Re: [Ilc] Clarifications and thoughts purpose of ILC list

David Mazieres <> Wed, 22 February 2017 18:25 UTC

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From: David Mazieres <>
To: Tony Arcieri <>
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Date: Wed, 22 Feb 2017 10:25:10 -0800
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Subject: Re: [Ilc] Clarifications and thoughts purpose of ILC list
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Tony Arcieri <> writes:

> While I think that would be interesting, the existing solutions in this
> space, namely Bitcoin-style proof-of-work chains, corrupt data under
> network partitions (so-called "blockchain forks", see also eclipse attacks)
> meaning they are not partition tolerant and therefore have neither CP nor
> AP semantics under CAP theorem (although CP semantics would be desirable),
> and have formally been demonstrated not to have the properties of byzantine
> fault tolerance[1] (BFT) or byzantine fault detection (BFD), which I would
> consider necessary in any sort of federated consensus system.
> Though the notion of "Satoshi consensus" has garnered a bit of attention
> due to Bitcoin, I hope any effort in this space is held to higher and more
> traditional standards of what "consensus" actually means in traditional
> distributed systems contexts, which includes not corrupting data in the
> presence of network partitions, and ideally possessing BFT or BFD
> semantics. So far, I am not aware of any feature-complete/deployed
> "permissionless" system that provides these properties. That's not saying
> they're impossible, but there's much groundwork that still needs to be done.

Well, there are a bunch of different variants of Satoshi consensus.
Some of them, like peercoin and tendermint, look more like traditional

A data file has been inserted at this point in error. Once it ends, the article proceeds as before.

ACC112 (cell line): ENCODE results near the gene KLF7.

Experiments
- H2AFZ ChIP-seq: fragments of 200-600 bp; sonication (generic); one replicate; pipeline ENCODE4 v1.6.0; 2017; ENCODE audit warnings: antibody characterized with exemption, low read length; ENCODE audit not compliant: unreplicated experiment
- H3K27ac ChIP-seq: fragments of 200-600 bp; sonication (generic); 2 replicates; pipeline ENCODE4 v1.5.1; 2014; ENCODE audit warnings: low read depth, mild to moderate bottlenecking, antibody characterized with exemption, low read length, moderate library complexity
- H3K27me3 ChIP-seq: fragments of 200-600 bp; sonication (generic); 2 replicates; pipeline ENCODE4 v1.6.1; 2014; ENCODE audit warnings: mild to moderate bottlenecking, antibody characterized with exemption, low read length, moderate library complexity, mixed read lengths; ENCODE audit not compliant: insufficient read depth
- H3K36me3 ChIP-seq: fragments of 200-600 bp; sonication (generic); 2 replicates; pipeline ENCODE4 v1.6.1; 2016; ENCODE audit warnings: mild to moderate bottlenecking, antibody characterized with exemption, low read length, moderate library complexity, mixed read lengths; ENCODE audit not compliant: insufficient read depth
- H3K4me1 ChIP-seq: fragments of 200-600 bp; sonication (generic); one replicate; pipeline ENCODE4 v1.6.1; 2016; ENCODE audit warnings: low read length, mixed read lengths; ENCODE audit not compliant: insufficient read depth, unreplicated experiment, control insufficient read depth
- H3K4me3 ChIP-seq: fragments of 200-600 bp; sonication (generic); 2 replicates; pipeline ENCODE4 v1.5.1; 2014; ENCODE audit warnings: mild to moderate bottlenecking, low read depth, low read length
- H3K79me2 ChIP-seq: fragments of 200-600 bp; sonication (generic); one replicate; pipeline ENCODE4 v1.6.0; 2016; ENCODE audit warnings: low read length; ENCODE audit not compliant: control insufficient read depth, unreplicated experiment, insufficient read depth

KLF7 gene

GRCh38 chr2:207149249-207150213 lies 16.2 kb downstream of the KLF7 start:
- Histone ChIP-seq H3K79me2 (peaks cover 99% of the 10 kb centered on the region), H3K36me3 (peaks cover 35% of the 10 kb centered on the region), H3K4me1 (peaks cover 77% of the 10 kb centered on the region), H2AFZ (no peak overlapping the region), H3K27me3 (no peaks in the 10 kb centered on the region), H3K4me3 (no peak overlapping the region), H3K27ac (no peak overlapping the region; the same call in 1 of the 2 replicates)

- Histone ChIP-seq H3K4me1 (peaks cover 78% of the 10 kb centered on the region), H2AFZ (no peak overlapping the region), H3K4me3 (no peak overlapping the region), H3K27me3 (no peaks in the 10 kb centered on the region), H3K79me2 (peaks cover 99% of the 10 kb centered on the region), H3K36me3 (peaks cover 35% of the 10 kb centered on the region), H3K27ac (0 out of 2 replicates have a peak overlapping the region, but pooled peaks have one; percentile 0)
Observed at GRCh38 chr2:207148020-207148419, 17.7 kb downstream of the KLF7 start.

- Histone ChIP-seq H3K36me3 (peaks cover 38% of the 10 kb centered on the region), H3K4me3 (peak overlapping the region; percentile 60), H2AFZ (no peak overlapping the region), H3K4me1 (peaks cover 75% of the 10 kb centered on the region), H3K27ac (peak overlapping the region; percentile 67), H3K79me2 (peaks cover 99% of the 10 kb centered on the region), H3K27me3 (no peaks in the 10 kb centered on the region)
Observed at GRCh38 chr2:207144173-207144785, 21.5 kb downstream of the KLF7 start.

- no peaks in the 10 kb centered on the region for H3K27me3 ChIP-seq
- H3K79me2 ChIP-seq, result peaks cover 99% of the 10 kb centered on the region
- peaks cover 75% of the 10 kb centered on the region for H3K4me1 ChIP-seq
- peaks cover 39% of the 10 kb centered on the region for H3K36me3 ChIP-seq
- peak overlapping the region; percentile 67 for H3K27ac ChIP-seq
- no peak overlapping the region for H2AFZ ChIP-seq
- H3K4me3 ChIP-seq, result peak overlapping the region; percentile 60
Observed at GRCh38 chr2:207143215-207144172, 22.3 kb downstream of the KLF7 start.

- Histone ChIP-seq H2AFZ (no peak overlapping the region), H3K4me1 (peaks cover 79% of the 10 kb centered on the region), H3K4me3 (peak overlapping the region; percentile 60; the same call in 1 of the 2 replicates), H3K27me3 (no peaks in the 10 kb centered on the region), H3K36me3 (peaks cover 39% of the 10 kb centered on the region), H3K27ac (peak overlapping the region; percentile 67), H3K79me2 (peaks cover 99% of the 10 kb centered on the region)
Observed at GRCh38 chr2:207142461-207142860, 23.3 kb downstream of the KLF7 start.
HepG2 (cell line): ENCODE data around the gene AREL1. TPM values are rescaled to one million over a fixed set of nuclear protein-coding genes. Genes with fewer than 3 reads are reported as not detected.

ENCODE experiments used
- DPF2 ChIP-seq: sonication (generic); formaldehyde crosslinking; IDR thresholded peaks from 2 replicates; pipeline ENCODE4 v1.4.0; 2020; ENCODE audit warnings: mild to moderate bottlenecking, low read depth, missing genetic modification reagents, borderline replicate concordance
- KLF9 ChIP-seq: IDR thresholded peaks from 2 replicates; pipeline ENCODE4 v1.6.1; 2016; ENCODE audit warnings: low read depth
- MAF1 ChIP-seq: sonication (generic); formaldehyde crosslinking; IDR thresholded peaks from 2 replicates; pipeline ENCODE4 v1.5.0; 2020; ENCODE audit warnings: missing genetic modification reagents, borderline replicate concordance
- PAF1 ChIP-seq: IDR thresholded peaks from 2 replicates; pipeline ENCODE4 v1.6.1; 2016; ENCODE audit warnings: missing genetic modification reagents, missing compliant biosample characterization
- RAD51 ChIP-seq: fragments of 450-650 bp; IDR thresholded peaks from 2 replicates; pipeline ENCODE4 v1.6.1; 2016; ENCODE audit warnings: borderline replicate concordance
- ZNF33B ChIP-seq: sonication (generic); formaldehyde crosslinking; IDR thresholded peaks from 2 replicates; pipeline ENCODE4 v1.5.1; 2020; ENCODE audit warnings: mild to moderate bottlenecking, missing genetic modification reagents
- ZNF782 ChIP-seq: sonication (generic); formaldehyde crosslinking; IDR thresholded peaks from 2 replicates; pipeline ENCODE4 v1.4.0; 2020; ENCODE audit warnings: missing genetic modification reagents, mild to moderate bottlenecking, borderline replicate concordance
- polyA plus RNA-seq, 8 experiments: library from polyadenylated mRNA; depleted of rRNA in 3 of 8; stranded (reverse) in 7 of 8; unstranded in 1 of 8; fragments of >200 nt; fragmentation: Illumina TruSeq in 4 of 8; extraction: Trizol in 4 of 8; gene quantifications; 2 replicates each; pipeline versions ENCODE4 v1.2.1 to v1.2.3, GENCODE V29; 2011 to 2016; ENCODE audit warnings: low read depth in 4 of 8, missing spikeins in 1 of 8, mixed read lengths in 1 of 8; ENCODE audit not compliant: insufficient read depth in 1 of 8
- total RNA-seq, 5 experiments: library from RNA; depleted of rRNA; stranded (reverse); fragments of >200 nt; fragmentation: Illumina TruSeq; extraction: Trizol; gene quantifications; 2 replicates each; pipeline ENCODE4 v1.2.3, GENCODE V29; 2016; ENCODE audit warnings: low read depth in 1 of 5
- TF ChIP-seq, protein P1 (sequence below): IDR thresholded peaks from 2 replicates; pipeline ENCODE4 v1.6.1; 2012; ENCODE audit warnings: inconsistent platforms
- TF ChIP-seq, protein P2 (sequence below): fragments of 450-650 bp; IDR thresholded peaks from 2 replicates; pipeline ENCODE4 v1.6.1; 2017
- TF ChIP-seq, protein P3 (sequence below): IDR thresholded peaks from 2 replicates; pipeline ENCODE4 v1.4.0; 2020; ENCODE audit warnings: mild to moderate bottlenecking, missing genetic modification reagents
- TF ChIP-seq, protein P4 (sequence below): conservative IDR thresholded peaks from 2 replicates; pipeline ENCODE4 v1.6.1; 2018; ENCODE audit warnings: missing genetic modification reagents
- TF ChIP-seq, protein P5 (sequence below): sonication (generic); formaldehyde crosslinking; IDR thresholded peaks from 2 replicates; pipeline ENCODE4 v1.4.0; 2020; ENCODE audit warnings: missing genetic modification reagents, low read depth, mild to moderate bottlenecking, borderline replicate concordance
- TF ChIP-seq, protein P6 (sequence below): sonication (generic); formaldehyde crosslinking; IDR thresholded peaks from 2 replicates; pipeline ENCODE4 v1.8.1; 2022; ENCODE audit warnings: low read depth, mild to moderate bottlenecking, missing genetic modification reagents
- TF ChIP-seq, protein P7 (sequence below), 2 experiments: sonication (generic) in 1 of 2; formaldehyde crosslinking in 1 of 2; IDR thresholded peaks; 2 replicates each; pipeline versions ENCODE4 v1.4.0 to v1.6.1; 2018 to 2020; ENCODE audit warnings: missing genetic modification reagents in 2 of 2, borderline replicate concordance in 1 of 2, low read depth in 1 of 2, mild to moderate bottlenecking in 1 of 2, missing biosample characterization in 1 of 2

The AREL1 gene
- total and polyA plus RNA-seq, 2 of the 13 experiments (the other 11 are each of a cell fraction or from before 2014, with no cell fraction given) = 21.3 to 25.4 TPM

BFT, only where participants are elected based on some other criterion
such as stake in a cryptocurrency.

> Though I don't speak for Stellar (but have observed they appear to behind
> this BoF), I think they have been doing interesting work in this space with
> SCP, even if it compromises on the so-called "permissionless" aspect. That
> said, the Internet itself is a "permissioned" system (ASes can't peer willy
> nilly) as are many of the core protocols the Internet has been built on,
> and so far the sky hasn't fallen like certain chicken littles would tell
> you it will.
> ...
> At the end of the day systems need operators, and the operators will always
> be able to exert some degree of control.

I suppose one way of looking at the issue is that *all* consensus
systems start to misbehave when owners of more then some fraction of
some resource start misbehaving.  Bitcoin breaks once about 1/3 of
hashing power is controlled by someone with incentive to undermine the
system.  BFT breaks when 1/3 of nodes are malicious.  Proof of stake
breaks once too many coins elect Byzantine nodes.  So maybe the question
shouldn't be whether a system is permissioned or permissionless, but
rather along what axis the permission lies.  Another related question is
how to balance safety (meaning agreement and validity, or roughly "CP
semantics") against liveness (or "AP semantics" in CAP parlance)--as you
can trade one off for the other--and how does that trade-off get

For better or for worse, the "currency" driving Internet change seems to
be market clout.  This is soft of a simplification of the point made by
Clark et al. in "Tussle in Cyberspace," but basically change can happen
because millions of end users adopt some protocol, or because
systemically important ISPs unilaterally implement some change.  The
Stellar consensus protocol, SCP, was inspired by this model.  It relies
on something akin to market clout for consensus--individual nodes make
their own trust decisions, and so "transitive trust" is really the
resource that could allow someone to undermine the system.

Not all aspects of the Internet are as robust as the ideal market-driven
"tussle space."  For example, TLS certificates have a disjunctive
property, where a single CA can cause headaches for entities with much
greater market clout.  Moreover, it is difficult for individuals to
adopt a CA for a particular purpose (like some set of websites) without
it bleeding over into other purposes.  Obviously the trans working group
is improving the situation.  Similarly, once you choose an email
provider, your privacy is at the whim of that email provider even if, in
aggregate, email providers would like to provide greater privacy.
Finally, some things like payments between participants with no
preexisting relationship just don't work today.  This is one of the
reasons Stellar developed SCP, and why I personally believe that some
sort of standard Internet-level consensus would spur innovation that
promotes financial inclusion.